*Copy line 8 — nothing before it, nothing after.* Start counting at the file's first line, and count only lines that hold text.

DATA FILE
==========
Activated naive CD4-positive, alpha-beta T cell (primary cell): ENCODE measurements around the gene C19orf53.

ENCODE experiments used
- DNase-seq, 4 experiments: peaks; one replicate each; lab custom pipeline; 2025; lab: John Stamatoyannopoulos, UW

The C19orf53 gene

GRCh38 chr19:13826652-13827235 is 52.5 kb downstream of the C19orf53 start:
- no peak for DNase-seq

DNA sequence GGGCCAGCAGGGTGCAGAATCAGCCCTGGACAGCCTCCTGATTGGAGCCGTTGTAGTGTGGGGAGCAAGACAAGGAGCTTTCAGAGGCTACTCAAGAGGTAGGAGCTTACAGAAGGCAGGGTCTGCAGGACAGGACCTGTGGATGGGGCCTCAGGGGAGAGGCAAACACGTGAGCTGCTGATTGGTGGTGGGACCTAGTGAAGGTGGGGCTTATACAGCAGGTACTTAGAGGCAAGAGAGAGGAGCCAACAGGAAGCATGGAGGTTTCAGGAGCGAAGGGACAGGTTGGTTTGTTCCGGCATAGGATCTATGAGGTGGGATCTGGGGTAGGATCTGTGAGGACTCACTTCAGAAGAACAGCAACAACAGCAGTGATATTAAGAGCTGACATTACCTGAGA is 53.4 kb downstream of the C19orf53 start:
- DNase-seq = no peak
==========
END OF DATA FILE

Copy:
- DNase-seq = no peak